Cadmium does not occur naturally in the uncombined condition, and only one mineral is known which contains it in any appreciable quantity, namely, greenockite, or cadmium sulphide, found at Greenock and at Bishopton in Scotland, and in Bohemia and Pennsylvania.
The metals comprising this group are never found in the uncombined condition, but occur most often in the form of carbonates and sulphates; they form oxides of the type RO, and in the case of calcium, strontium and barium, of the type R02.
With special reference to the Question whether Plants assimilate free or uncombined Nitrogen," answered the question referred to in the negative.
The attitude taken up later on with regard to this problem is set forth in the following words, which are quoted from the Memoranda of the Rothamsted Experiments, 1900 (p. 7): - " Experiments were commenced in 1857, and conducted for several years in succession, to determine whether plants assimilate free or uncombined nitrogen, and also various collateral points.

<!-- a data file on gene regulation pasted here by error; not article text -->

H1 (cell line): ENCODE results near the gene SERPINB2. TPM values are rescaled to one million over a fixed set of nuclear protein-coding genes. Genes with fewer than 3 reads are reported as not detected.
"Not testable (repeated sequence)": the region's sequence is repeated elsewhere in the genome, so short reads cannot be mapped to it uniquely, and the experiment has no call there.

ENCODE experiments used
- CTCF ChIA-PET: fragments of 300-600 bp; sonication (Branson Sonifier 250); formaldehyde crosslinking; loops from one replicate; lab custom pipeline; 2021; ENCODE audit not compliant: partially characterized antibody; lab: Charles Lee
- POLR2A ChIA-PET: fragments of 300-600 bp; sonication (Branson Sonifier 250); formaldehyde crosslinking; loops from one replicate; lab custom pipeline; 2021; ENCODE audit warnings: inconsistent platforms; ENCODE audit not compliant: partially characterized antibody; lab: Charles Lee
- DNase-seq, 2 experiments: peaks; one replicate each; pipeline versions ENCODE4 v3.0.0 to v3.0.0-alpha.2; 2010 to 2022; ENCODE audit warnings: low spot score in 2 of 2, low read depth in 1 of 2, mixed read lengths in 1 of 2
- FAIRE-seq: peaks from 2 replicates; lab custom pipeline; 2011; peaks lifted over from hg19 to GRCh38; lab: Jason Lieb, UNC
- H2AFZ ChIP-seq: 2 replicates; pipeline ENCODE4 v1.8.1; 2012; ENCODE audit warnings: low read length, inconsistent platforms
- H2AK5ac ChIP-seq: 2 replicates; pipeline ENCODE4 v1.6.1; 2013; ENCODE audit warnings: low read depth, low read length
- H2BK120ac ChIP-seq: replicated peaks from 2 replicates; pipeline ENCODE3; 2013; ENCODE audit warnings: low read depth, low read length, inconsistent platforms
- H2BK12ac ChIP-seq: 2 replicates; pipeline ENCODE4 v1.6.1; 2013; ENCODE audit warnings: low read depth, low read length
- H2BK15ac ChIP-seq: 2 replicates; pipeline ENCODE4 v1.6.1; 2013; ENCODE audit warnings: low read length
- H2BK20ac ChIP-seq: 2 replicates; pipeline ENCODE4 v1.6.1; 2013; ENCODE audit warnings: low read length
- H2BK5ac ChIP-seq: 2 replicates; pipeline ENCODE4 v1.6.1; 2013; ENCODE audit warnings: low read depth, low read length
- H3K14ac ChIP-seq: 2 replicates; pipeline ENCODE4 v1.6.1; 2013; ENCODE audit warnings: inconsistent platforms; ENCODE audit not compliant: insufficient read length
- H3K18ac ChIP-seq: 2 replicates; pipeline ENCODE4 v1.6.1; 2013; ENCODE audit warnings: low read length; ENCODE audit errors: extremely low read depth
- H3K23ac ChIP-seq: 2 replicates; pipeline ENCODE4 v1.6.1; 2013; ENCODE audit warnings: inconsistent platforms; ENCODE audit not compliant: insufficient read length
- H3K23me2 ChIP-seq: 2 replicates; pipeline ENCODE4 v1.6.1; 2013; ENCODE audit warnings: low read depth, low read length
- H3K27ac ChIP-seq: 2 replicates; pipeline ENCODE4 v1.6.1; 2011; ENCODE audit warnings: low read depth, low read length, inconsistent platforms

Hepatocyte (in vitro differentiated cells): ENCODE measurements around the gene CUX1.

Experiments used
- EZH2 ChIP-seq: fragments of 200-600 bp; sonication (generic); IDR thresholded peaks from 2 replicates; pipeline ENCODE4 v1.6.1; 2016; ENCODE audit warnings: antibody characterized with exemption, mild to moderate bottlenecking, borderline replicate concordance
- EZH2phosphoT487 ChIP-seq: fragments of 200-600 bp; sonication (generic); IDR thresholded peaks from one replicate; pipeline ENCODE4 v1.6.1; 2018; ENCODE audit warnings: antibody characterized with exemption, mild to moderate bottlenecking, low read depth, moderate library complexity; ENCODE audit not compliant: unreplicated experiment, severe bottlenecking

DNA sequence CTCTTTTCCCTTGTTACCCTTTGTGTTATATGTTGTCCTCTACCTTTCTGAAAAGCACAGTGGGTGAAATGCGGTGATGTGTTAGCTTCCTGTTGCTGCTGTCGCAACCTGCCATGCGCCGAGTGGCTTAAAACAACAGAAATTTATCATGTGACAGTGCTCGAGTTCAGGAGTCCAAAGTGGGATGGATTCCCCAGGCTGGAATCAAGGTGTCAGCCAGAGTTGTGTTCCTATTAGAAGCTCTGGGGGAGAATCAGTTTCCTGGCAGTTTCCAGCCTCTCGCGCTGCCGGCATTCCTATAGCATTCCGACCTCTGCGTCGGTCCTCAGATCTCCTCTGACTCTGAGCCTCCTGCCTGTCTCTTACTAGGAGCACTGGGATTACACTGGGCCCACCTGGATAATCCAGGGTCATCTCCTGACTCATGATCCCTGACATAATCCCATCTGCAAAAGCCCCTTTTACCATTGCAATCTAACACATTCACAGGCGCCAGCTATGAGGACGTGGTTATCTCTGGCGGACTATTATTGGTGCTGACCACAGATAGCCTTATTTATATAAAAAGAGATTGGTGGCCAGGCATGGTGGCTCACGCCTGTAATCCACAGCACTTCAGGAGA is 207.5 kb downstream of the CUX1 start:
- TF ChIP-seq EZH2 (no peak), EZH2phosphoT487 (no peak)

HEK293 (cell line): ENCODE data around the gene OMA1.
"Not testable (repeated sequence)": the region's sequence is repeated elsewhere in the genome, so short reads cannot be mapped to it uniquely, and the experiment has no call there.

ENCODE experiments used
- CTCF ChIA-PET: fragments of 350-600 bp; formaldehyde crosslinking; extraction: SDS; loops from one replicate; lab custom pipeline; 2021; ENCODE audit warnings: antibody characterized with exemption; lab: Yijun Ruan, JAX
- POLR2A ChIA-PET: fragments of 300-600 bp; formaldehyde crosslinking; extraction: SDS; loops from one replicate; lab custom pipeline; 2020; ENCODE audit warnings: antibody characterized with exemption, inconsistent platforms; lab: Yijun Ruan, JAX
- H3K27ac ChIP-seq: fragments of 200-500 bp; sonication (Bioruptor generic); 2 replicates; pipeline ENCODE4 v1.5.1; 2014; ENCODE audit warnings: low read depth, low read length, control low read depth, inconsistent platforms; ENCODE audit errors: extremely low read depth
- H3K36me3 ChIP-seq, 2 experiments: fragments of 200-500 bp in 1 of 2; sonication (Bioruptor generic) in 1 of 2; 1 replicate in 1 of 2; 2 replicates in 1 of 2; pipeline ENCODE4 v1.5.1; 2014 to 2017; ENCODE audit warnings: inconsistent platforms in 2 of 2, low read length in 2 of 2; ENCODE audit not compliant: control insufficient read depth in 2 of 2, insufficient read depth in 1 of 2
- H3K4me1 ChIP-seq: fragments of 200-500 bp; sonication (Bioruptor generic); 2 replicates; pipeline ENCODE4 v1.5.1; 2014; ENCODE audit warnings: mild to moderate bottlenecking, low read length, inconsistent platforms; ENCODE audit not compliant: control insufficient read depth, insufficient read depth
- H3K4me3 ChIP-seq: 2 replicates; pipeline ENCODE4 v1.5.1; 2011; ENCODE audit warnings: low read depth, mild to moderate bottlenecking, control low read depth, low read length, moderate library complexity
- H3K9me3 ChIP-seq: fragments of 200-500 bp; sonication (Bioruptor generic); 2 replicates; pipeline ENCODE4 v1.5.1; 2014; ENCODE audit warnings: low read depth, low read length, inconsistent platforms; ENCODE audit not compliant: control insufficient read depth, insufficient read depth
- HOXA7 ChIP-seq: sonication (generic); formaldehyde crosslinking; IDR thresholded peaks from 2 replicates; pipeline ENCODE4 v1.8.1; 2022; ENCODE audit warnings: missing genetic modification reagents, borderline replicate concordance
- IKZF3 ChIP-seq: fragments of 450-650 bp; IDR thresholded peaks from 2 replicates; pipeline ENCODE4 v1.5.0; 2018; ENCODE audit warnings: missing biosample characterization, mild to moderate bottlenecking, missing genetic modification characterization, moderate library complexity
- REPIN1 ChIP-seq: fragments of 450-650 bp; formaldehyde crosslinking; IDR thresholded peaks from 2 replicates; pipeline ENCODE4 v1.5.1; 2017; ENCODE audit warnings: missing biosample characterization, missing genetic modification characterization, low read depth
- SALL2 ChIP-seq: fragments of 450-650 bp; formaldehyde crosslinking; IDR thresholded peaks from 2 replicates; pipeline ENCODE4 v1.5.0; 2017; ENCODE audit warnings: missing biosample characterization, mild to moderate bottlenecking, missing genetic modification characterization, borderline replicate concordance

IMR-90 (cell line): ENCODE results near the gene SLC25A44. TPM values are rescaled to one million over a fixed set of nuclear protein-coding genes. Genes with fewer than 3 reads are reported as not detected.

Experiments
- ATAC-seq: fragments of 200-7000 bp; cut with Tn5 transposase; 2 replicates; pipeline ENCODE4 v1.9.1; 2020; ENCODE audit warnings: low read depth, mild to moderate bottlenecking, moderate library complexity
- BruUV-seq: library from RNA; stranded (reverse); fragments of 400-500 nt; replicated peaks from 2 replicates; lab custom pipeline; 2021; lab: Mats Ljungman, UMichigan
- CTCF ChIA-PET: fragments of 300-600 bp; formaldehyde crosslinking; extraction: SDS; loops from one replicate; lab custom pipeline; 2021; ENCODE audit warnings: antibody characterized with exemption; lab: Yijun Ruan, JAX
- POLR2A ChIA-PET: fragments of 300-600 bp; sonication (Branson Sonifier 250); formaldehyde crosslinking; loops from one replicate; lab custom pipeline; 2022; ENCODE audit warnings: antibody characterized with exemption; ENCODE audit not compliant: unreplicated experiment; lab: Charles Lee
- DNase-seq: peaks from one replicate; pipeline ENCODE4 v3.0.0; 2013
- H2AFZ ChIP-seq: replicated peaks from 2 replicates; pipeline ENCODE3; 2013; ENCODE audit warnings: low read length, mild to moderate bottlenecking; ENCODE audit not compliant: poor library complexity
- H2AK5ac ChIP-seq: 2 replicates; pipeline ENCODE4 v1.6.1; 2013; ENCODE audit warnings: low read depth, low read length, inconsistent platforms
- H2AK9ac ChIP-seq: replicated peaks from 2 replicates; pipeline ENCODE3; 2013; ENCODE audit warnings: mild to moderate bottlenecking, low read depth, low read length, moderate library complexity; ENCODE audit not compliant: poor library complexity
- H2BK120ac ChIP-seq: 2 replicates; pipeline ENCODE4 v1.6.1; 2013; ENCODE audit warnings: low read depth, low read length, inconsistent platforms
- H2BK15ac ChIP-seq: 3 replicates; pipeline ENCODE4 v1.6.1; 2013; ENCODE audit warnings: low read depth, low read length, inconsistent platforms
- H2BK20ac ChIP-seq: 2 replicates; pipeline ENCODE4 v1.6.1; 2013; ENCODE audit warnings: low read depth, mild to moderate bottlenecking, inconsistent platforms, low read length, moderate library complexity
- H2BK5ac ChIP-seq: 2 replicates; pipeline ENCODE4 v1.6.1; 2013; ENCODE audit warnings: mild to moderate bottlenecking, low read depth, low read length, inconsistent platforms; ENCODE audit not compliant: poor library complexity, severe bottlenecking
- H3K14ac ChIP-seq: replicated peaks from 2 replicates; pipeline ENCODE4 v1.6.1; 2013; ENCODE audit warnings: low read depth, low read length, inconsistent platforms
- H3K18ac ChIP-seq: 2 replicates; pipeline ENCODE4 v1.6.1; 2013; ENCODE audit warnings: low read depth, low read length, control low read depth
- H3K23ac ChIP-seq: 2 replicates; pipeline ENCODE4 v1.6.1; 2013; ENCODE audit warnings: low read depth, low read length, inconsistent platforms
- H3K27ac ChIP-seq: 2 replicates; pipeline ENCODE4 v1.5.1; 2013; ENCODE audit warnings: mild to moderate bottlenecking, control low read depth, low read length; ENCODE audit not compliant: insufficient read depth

In curd soaps, however, which form the basis of most household soap, the uncombined alkali and the glycerin are separated by " salting out, " and the soap in this condition contains about 30% of water.